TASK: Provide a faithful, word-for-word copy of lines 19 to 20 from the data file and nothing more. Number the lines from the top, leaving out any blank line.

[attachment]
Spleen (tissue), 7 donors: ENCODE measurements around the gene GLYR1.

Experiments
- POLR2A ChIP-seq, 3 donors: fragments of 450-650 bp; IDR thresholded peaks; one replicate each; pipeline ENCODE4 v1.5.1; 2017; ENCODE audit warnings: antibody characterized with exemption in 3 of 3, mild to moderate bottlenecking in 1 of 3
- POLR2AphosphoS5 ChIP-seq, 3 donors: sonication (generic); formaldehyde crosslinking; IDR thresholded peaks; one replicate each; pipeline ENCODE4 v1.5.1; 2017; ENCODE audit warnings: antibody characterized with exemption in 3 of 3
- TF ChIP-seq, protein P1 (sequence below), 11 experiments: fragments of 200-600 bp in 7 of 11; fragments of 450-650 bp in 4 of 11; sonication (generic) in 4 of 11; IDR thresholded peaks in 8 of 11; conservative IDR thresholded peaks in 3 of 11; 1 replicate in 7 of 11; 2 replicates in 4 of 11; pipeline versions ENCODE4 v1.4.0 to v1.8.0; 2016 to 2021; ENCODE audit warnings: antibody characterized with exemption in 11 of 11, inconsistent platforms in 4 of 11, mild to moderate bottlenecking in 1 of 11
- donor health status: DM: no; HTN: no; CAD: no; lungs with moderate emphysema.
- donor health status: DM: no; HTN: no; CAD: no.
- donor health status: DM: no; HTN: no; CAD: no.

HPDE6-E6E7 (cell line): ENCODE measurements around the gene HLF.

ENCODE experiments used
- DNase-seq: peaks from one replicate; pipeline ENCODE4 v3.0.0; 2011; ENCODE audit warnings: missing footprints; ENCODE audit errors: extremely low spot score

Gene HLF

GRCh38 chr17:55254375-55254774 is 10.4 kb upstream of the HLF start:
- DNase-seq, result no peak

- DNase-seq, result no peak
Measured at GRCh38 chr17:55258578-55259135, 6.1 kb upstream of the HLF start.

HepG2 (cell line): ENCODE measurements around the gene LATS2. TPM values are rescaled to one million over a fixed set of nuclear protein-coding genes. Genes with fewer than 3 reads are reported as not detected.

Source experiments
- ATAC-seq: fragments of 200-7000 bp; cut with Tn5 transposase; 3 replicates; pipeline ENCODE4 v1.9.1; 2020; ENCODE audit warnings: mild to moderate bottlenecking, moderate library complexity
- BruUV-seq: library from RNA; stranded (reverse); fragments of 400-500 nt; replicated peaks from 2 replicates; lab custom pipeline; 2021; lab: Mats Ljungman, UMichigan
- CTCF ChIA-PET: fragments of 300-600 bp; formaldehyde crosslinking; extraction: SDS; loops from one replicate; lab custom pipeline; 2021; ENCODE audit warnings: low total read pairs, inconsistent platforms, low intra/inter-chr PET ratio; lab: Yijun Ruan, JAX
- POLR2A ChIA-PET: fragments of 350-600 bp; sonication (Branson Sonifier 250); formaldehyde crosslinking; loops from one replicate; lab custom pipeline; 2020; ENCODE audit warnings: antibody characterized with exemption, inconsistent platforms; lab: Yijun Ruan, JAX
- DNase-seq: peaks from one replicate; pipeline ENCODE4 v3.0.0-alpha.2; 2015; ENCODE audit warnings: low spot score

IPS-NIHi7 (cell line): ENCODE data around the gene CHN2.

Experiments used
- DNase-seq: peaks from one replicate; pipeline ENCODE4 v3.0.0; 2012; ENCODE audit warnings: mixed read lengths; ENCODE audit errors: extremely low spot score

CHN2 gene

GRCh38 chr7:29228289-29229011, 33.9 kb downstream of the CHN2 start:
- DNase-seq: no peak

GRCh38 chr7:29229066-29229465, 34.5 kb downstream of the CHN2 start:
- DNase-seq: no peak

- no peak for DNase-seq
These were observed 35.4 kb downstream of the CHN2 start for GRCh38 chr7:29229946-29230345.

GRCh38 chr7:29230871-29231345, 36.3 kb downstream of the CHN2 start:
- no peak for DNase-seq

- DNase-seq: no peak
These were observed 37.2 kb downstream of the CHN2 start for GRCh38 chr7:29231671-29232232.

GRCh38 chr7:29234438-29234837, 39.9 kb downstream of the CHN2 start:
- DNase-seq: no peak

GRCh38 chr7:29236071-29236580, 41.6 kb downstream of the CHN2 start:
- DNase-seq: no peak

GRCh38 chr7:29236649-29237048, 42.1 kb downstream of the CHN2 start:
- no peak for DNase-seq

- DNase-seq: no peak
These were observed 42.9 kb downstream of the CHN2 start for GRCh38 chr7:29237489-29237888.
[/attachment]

- ATAC-seq: fragments of 200-7000 bp; cut with Tn5 transposase; 3 replicates; pipeline ENCODE4 v1.9.1; 2020; ENCODE audit warnings: mild to moderate bottlenecking, moderate library complexity
- BruUV-seq: library from RNA; stranded (reverse); fragments of 400-500 nt; replicated peaks from 2 replicates; lab custom pipeline; 2021; lab: Mats Ljungman, UMichigan